The Ultimate Guide to Pairing Wine with a Cheese and Cured Meat Charcuterie Board
Tips and Tricks to Create the Perfect Wine Pairings for Your Favorite Charcuterie Board Components
The BasicsTreat the Wine Like a Food
We're all food-food pairing experts. Peanut butter and jelly works flavor wise with fruit and nuts, as well as structure wise with the killer combo of salty-sweet. The fat in cream balances the tannins in tea and bitterness in coffee. Cranberry sauce at the Thanksgiving table lends a tart, acidic bite to cut the richness of the butter and cream-laden meal. Wine and food pairings aren't that different. The key is to think of the wine as another food at the table, and follow the same principles, combining flavors and components to create killer combinations.
The 3 Main Techniques
Balance the Structures
We sense salty, sour, sweet, bitter, fat and umami with our palates. Similar components can be found in wines. Sour tastes are reflected in the acid content of wines. We can sense the acidity levels of a wine by thinking about how much it makes your mouth water. Fat or richness corresponds to the body of a wine. Does it feel like skim milk or heavy cream on your palate? Bitter sensations come from tannins. Tannins in wine also dry your mouth as the bind proteins in your saliva. We can feel the dryness in our cheeks or on our tongue or between our teeth and gums.
By recognizing the presence (or absence) of acid, body, sweetness and tannin in wine, we can start to play with the balance of these components with particular foods in the same way we pair salty-sweet together in peanut butter and jelly or bitter-fat together with tea and cream.
Match the Flavors
We can't overlook the importance of matching the aromas/flavors. Cranberry sauce doesn't just work at Thanksgiving because the tart notes cut the richness of the food, but also because red fruits make a great flavor compliment to many white meats, including turkey.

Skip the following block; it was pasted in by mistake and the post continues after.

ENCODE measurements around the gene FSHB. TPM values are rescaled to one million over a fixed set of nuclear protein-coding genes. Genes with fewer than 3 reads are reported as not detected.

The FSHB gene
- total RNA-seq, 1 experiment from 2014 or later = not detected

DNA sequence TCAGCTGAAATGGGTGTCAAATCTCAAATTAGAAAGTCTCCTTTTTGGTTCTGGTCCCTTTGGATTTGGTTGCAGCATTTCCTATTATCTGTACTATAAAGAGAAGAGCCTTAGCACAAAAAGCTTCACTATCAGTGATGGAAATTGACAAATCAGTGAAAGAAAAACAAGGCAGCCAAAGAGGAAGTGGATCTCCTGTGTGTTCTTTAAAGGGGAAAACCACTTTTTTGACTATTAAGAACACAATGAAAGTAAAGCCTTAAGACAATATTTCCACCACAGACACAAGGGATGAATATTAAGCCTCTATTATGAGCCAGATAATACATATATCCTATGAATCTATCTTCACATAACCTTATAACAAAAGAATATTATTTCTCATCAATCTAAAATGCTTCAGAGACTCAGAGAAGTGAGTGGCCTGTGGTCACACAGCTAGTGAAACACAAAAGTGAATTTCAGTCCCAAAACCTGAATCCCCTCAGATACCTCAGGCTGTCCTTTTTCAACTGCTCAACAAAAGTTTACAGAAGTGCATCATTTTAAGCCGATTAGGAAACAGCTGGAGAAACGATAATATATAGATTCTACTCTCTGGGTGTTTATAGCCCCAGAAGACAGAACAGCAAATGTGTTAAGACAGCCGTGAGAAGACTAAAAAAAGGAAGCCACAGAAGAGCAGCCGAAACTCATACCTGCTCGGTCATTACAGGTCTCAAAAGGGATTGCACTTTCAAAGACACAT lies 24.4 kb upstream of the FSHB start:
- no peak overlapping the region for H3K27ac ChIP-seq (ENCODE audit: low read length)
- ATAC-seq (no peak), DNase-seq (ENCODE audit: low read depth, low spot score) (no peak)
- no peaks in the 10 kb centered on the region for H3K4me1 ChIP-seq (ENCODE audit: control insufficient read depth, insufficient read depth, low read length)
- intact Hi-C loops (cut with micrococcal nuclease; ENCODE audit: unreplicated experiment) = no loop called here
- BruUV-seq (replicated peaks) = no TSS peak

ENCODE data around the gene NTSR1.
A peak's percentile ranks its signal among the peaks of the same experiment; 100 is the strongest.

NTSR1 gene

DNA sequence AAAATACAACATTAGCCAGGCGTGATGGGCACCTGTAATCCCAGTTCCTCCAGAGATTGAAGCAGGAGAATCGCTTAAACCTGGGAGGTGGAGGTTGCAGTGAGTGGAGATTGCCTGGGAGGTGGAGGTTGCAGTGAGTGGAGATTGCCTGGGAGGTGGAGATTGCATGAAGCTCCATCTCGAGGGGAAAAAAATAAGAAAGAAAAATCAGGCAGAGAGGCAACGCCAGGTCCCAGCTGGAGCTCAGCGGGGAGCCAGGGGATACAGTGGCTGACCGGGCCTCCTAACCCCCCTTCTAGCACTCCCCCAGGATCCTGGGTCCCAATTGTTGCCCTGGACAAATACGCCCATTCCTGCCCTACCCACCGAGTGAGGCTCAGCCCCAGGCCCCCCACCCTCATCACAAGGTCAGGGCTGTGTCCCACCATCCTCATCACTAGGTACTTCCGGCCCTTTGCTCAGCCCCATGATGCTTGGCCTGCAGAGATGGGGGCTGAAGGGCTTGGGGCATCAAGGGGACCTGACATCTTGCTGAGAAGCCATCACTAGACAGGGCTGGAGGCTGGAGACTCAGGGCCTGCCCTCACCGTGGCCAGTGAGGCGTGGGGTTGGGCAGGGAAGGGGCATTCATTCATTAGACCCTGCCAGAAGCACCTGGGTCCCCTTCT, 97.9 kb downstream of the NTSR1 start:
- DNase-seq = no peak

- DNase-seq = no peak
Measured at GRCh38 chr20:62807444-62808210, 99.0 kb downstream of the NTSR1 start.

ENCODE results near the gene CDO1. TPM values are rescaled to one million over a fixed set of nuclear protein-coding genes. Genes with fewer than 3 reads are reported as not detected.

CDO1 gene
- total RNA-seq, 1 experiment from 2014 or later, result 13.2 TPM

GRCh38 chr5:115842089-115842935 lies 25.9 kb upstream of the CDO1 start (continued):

Wine aromas/flavors span every isle of the grocery store. Fruit flavors in wine range from citrus (lemon, lime, pineapple, mango, lychee) to red (raspberry, strawberry, cherry, cranberry etc) to dark (blueberry, blackberry, black plum etc), and even get further defined into underripe/tart to ripe or overripe/jammy in quality. Savory notes like dried herbs, smoked meat, and baking spice bring complexity. Supporting casts of notes of cream, vanilla and nuts, follow. Think about which flavors and aromas dominate each wine, and which foods would they be a tasty flavor match with.
Watch the Intensities
This last tip is arguably just as important as the first two combined. Wine and food pairings should enhance the taste of both the wine and the cuisine. If one dominates over the other, the pairing is off balance and pointless. Brie with Cabernet Sauvignon has a good play on structures (creamy brie being balanced by elevated tannins and acidity in the wine) and flavors (cream with rich red and dark fruit notes) but in reality this pairing is a disaster. The intensity of both the structure and flavors of a Cabernet Sauvignon are far greater than that of a mellow, somewhat muted cheese like brie. The cheese will completely loose itself in this pairing.
If You Like it, it Works!
Tasty Wine and Cheese Pairings
Soft, Tangy Cheeses
Match tang with tang. High acid wines can stand up to cheese like Chèvre (or other goat's milk cheeses) and feta. Wines with lower acidity will fall flat against these cheeses and you'll be left with an off balanced pairing.
Wines that Work: Sancerre (Sauvignon Blanc) is a classic pairing with Chèvre. Other high acid wines like sparkling wines or Chenin Blanc can work well, too. Rosés often bring enough acidity as well as berry notes can make a great flavor match to various cheese. Wines like Albariño, Assyrtiko or Muscadet have high acidity as well as underlying saline notes that can play especially well with tangy, salty cheeses like feta.
Rich, Double/Triple Cream Cheeses
Rich, creamy cheeses like triple cream brie offer two different pairing strategies. Fuller bodied wines can match the palate weight of the cheese, or higher acid wines can be used to cut through the richness. But don't forget to think about the flavors and intensity matching, too.